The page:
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    A Times Editorial

    Twilight zone

    A recent poll reveals a vast gap between the concerns of Floridians and the agendas of their political leaders, and the key issue is education.


    © St. Petersburg Times
    published April 7, 2002


    There are two Floridas coexisting in the same time and space, but this isn't some science fiction fantasy. The warp, rather, is political, and it is real. The one Florida is represented by a governor and Legislature who profess to be doing the people's will when they short-change education so they can cut taxes. Inhabitants of the other Florida want better schools, are willing to pay for them and aren't clamoring for the further tax cuts that some of the politicians continue to insist they need.

    In the real Florida, a huge plurality -- 41 percent -- believe the state's most important priority should be to improve education. No other issue rated even 10 percent.

    While it is not unusual for politicians to pursue a private agenda under the pretense that it is the public's, seldom have the differences been so vast and dramatic as reflected in a recent St. Petersburg Times/Miami Herald poll. Fully 78 percent of those in the scientific sample of statewide voters said they intend to vote for an initiative that would reduce the number of students in each classroom. Nearly as many -- 74 percent -- said they would support higher taxes to pay for reduced class sizes. To a question about higher taxes for education in general, 58 percent answered yes; only 37 percent said no. Gov. Jeb Bush's A+

    Plan, the carrot-and-stick grading system that substitutes for decent funding, flunked its public opinion test with 53 percent opposed.

    The poll also showed that despite their policy differences, most voters would vote for Bush over any of four prospective Democratic opponents "if the November election for governor were today . . ."

    That's not surprising. Bush is a powerful incumbent who has enjoyed until recently the advantages of a supine Legislature and an opposition perceived as leaderless. Only one of the Democrat contenders is as well-known, and her negatives are higher than his.

    But of course the election isn't today, which leaves ample time -- five months to the primary and seven to November -- for the Democrats to provide the missing factors that could dramatically change the equation. They have freely criticized Bush and the Legislature for extolling tax cuts over education but have been conspicuously silent as to how much more money Florida needs and how to raise it. Neither Janet Reno nor Bill McBride was heard to say a word in support of the long-range tax reform plan that Senate President John McKay, a Republican, tried to pass in the face of a chorus of derision from the governor, the House and the lobbies. Daryl Jones voted for it in the Senate, but in the House, minority leader Lois Frankel did not.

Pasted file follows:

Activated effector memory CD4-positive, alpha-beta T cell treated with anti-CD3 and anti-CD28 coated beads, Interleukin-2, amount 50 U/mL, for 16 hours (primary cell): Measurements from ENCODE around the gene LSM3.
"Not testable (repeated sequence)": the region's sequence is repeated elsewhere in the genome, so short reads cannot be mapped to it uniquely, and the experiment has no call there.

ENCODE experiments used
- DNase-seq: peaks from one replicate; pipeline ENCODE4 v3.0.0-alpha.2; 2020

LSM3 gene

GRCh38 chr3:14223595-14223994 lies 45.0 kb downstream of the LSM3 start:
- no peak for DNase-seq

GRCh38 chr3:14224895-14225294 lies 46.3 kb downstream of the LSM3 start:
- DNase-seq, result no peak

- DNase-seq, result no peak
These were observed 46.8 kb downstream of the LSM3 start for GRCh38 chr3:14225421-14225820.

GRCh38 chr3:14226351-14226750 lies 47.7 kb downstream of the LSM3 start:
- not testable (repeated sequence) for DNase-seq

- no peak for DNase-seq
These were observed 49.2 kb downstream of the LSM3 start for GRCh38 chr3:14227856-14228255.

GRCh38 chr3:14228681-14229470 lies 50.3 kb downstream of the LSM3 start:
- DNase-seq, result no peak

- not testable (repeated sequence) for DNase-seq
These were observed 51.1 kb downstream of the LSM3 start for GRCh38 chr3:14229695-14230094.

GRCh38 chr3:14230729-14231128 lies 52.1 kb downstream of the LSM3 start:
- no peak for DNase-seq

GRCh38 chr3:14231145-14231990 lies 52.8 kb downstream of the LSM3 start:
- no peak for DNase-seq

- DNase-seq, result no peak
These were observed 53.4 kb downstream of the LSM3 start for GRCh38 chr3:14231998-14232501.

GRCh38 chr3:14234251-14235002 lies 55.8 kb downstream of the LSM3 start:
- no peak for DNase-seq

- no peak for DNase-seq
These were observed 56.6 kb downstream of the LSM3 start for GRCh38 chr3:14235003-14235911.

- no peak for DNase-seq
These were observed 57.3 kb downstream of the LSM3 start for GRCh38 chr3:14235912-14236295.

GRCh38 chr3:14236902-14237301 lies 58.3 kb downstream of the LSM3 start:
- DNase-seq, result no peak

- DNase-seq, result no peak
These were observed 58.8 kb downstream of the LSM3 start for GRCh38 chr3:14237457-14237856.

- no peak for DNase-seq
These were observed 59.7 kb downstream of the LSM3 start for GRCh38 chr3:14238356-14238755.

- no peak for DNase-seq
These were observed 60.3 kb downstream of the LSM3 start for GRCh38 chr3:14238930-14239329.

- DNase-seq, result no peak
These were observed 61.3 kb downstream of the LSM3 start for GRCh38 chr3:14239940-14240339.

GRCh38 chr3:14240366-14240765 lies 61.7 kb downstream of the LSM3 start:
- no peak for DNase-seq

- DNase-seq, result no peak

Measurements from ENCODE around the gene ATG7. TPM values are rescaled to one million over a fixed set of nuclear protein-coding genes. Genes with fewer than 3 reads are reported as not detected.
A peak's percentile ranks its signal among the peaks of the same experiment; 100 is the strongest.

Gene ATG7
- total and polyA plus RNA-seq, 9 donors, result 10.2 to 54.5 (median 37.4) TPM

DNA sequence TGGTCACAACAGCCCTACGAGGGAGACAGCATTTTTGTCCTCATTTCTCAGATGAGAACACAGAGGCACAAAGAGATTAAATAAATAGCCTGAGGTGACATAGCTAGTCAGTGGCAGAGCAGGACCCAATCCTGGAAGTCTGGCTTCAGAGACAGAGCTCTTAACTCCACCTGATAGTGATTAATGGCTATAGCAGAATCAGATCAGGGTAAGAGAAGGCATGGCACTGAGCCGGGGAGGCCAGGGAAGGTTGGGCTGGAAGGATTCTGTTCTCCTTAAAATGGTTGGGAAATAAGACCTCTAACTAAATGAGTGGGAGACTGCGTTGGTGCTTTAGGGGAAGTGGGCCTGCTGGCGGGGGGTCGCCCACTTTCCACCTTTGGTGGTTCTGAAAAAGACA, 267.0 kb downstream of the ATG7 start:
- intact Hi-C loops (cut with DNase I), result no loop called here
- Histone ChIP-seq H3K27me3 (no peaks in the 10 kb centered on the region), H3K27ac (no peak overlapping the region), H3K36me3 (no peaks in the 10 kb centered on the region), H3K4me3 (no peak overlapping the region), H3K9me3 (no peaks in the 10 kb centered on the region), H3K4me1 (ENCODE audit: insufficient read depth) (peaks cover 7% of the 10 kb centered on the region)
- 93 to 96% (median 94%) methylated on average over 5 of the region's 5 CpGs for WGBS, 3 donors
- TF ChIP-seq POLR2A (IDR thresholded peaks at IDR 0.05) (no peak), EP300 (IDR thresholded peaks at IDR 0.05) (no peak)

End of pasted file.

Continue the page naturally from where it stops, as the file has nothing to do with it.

Whoever wins the Democratic nomination surely will have earned no more than a footnote in history unless he or she offers the voters a meaningful, dynamic and credible alternative to the policies of the incumbent governor and Legislature. That does not necessarily entail a specific budget for education, but it does presume a refreshing candor as to the need for more money for education and the ways to raise it.

    For the longer range, the Democrats should also be prepared to press the issue as to why the policies of Florida's government are so out of step with the preferences of the people. The reasons are no mystery: Campaign contributions that result in tax breaks for special interests and skew the outcomes of contested elections. And a districting system that makes too many constituencies safe for one party or the other and that tends to elect House members who are either significantly more conservative or (much less often) far more liberal than the electorate as a whole.

    However, the public's voice cannot be so easily ignored in statewide races. Both of Florida's U.S. senators are moderate (and, as the poll confirmed, highly popular) Democrats. The 2000 presidential election was a statistical dead heat. Here, the middle ground is the high ground.

    But such voters are less likely to vote against an incumbent than for a challenger who persuasively offers better alternatives.

    The main import of the poll is strikingly clear: It's education, stupid. Whoever expects to win the governor's race should not mistake that message.

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